Friday, February 18, 2005

Components of a Good Business Case

I spend a lot of time writing proposals for projects we want to conduct for various clients. Much of the proposal process, if not all of it, revolves around building your "case" for the project. Most of the clients I see want to engage in a pure ROI discussion which is disconcerting because it is difficult to calculate ROI on a value-based proposition. But that is a post for another time. Today, I thought I would break down what I feel goes into a good business case or proposal.

There are three main reasons for creating a business case:
  1. To demonstrate the strategic alignment and sense of urgency of the project in question. (Does this project make sense?)
  2. To define the scope of the proposed project.
  3. To show the financial and operational benefits associated with the proposed project.

There are also some secondary reasons. A good business case should help:

  1. Identify risks inherent to the project and strategies for managing them.
  2. Identify and understand rejected alternative solutions.
  3. Target resource requirements (other than cash outlay) needed to accomplish the project.

A good business case or proposal should serve as the foundation for an implementation plan or roadmap.

Discalimer: every business case is differnt. Customize to fit your specific scenario. Your mileage may vary. A solid business case should contain the following elements:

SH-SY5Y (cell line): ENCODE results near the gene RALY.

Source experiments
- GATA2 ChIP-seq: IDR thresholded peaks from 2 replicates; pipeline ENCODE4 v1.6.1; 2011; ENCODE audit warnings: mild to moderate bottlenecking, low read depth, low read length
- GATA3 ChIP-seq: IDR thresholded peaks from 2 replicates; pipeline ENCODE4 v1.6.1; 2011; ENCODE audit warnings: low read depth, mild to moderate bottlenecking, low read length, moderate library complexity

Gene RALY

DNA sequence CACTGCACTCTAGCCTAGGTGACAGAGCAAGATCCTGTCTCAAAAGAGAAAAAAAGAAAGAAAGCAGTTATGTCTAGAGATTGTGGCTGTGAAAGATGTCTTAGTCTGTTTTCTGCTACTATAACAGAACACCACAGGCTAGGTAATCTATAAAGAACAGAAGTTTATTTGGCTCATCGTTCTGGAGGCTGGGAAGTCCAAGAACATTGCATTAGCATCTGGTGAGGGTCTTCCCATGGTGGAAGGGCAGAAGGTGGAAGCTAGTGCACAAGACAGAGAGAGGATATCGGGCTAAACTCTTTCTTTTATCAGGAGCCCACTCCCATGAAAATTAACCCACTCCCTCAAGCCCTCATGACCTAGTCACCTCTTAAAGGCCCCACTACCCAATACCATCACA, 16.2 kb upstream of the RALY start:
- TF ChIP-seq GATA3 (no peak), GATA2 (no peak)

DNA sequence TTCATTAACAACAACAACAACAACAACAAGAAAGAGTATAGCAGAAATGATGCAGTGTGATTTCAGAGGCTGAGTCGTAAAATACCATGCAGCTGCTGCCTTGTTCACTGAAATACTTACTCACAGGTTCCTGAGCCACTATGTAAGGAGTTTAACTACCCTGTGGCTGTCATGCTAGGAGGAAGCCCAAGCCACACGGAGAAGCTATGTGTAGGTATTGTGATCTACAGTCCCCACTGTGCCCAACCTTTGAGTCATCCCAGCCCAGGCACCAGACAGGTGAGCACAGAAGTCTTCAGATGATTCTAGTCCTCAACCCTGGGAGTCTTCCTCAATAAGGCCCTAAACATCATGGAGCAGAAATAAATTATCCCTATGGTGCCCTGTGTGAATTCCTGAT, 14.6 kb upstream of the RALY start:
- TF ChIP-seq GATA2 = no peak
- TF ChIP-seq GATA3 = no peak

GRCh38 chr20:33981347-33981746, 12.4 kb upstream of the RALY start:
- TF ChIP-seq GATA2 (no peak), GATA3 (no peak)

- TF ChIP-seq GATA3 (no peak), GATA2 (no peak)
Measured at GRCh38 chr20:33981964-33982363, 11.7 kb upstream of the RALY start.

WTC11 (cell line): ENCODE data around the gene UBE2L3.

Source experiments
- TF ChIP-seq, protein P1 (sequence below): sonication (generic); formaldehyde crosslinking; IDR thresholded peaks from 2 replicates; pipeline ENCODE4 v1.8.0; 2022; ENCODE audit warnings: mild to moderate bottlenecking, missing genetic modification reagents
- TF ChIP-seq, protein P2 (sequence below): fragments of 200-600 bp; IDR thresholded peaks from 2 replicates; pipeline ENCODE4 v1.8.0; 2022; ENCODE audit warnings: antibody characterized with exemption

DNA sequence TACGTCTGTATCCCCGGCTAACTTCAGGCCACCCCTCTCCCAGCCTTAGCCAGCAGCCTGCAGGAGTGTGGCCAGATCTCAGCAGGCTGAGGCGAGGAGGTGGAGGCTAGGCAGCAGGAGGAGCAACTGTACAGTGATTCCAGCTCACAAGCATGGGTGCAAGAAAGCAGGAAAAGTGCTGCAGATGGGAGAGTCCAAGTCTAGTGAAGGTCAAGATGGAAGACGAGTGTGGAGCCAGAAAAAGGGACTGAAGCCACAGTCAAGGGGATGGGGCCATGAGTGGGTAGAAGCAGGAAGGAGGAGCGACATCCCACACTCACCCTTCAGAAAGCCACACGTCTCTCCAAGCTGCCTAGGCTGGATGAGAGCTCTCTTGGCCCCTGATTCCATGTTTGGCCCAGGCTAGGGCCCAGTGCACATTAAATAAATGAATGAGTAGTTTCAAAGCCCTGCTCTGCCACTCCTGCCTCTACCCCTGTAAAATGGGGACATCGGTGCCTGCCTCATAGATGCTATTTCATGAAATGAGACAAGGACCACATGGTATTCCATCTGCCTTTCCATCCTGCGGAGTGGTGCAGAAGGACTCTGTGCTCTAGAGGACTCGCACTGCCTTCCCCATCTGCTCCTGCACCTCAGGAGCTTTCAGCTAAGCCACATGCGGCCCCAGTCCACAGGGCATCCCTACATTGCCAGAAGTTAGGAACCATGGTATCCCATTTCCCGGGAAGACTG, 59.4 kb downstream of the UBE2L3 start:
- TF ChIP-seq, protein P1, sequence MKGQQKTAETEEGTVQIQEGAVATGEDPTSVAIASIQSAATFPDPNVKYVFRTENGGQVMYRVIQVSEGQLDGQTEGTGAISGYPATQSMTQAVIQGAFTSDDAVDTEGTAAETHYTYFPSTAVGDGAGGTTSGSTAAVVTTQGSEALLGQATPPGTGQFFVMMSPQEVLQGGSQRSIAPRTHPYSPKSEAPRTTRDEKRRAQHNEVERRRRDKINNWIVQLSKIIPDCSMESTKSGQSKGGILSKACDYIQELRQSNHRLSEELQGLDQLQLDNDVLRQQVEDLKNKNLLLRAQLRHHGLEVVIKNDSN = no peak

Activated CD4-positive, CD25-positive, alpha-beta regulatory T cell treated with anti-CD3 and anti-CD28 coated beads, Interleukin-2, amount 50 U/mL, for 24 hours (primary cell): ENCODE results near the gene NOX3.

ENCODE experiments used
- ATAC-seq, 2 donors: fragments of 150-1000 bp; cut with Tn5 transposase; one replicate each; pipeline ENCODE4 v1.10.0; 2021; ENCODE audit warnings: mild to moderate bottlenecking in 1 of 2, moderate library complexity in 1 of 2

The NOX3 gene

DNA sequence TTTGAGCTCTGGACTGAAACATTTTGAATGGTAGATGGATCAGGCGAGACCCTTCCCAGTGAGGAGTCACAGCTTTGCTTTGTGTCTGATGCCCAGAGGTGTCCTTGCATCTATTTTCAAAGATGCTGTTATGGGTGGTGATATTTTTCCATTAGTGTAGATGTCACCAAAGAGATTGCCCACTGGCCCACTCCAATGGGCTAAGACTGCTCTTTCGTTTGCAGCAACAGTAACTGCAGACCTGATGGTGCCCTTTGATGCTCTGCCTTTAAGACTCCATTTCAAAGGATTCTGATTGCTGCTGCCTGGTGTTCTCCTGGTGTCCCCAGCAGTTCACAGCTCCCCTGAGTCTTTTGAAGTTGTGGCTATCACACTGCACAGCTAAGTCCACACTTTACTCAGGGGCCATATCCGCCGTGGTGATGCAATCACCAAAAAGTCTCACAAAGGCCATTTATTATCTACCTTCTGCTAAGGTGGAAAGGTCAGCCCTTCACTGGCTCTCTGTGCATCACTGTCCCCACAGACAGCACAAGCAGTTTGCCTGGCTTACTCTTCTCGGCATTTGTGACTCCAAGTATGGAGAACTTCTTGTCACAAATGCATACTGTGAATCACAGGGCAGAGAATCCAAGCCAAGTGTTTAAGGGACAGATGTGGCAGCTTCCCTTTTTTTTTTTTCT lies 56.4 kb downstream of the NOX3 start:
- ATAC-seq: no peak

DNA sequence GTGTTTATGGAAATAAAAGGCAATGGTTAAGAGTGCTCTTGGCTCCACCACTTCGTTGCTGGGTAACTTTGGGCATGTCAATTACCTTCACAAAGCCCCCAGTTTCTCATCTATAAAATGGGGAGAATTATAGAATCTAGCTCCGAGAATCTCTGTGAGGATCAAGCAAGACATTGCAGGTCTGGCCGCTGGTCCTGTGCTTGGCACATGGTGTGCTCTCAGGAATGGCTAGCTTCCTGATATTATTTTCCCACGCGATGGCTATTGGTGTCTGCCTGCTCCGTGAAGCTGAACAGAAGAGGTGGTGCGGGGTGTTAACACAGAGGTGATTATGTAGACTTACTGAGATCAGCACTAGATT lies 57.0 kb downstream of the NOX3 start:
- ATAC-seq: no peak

• Executive Summary - Provide the operational and financial highlights of the business case.
  • Introduction - Explain motivation for proposed project.
  • Solution Description - Identify the proposed actions along with scope and time frames
  • Benefits Discussion - Identify the expected financial and operational benefits. Do not forget to include on-going benefits. (Size, certainty, and timing.) I would recommend using ranges for benefit estimates and talk about the probabilities of the range of outcomes.
  • Costs Discussion - Identifying all costs, in financial and operational terms of the project, both initial and on-going. Due diligence is key. Do not leave anything out. Do not think that you will be able to hold a client hostage after the fact. Unless, of course, you are a big software vendor. Just like in the benefits discussion, ranges are better than absolutes.
  • Risk Management Discussion - Identify the risks, all of them, associated with the proposed project and approach for managing these risks.
  • Value Creation Discussion - Identify, in financial terms, the value created by the proposed solution.
  • Alternative Solutions Discussion - Provide the description, benefits, costs, risks, and valuation of alternatives to the proposed solution.
  • Value Measurement Plan - Identifying the approach to tracking and measuring the value created by the proposed project. This is the hardest part...its the least tangible in the professional services arena. How do you define value? Work with your client.

Again, use what is right for you. Go to the depths that are right for you. But this post gives you good, solid, building blocks for crafting a business case that should differentiate you from your competitors who are hopefully only sending along a pricing sheet.

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